The first Christmas Bird Count (CBC) was proposed in 1900, by noted ornithologist Frank M. Chapman as a way to take a census of birds without hunting them. Since that first year, the CBC has become an annual tradition for birders across the Americas, of all ages, backgrounds and levels of experience.
This year’s Pelee and Bass Islands Christmas Bird Count was held on December 15, 2013. Despite the snowy conditions, it was a very successful day. There were 7 “field” participants in total on Pelee Island, including three experienced birders who each led a group. In total, the three groups combined spent 17 hours in the field, walked 9.5 miles, and drove 62 miles. In addition, 10 more participants joined in the fun by watching their bird feeders.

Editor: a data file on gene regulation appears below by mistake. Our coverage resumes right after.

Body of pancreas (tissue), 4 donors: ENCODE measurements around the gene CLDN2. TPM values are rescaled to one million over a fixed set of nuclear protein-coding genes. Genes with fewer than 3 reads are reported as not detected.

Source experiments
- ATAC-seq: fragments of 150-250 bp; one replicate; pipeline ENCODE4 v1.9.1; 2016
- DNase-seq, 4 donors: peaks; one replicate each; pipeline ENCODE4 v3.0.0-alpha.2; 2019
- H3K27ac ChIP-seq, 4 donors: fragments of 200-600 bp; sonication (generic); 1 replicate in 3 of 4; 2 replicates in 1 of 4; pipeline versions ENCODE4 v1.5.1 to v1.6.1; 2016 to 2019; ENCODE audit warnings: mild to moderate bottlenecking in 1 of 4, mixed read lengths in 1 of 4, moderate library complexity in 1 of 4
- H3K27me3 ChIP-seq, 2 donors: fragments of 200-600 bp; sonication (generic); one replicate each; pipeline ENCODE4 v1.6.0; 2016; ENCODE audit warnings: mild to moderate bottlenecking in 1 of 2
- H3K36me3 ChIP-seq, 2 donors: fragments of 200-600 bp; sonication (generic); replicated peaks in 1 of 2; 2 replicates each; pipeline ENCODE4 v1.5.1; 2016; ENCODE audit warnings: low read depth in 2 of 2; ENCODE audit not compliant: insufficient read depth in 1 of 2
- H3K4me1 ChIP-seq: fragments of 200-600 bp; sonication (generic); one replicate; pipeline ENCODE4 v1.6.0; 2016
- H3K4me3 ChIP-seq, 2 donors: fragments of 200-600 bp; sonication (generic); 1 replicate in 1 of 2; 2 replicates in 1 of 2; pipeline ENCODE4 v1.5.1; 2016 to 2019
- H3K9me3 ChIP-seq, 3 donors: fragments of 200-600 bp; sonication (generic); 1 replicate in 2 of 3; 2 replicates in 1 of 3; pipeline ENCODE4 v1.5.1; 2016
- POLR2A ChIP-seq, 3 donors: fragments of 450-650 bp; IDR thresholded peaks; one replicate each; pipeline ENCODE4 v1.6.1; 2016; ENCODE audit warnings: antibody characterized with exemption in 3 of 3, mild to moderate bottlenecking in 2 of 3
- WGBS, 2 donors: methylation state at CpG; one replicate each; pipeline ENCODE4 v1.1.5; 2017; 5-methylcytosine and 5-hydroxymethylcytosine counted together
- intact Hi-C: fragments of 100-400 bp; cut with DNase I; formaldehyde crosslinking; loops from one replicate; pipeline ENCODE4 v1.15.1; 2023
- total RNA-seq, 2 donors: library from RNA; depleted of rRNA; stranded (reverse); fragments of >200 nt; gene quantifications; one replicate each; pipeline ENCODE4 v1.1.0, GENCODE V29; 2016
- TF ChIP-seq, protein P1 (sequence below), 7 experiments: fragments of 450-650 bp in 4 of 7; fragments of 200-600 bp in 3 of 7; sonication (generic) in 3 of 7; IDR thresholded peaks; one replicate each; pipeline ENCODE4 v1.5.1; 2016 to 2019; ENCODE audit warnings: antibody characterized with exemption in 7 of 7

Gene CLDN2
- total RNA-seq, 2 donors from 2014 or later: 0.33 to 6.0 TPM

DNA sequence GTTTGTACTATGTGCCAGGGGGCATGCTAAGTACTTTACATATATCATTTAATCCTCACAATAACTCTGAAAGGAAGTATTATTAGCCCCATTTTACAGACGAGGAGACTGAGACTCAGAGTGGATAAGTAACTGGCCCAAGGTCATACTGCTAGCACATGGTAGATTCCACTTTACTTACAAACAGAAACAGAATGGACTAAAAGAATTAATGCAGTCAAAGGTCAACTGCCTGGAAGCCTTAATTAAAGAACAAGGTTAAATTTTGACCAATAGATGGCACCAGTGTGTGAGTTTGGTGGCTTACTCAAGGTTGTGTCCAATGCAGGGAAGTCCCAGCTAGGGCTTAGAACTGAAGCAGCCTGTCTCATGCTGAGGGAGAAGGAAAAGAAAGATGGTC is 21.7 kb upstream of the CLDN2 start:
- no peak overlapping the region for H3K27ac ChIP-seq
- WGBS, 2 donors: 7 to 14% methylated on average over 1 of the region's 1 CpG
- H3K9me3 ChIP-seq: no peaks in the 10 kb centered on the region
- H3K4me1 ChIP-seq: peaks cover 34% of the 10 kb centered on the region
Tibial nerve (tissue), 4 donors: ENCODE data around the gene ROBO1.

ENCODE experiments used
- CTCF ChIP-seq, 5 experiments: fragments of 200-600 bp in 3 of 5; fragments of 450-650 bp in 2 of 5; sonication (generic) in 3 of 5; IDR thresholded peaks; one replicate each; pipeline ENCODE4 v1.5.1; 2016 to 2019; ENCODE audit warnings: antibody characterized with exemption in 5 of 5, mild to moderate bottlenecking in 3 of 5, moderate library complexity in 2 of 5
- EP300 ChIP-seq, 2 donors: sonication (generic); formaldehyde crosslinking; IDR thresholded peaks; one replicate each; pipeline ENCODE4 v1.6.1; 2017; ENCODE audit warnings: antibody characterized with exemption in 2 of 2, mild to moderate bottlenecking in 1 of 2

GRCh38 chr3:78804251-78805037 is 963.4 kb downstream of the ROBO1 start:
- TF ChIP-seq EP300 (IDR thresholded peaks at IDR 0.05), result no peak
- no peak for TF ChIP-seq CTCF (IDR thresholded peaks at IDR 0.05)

As a result of this hard work, 4,600 birds of 48 species were recorded on Pelee Island. The combined count, including South and Middle Bass Islands (in Ohio) and Pelee Island, was 54,679 birds of 75 species. Highlights were 23 Sandhill Cranes on Pelee Island, and a Northern Saw-whet Owl and Tufted Titmouse on the Bass Islands. While Pelee Island had the greatest species diversity, the Ohio Islands had much higher numbers of waterfowl.
Click here for a more detailed (pdf) list of birds from the Pelee Island and South Bass counts.
Thank you to everyone who participated in this year’s Christmas Bird Count, on Pelee or anywhere else. The data gathered during the counts is invaluable in tracking the long-term health of bird populations.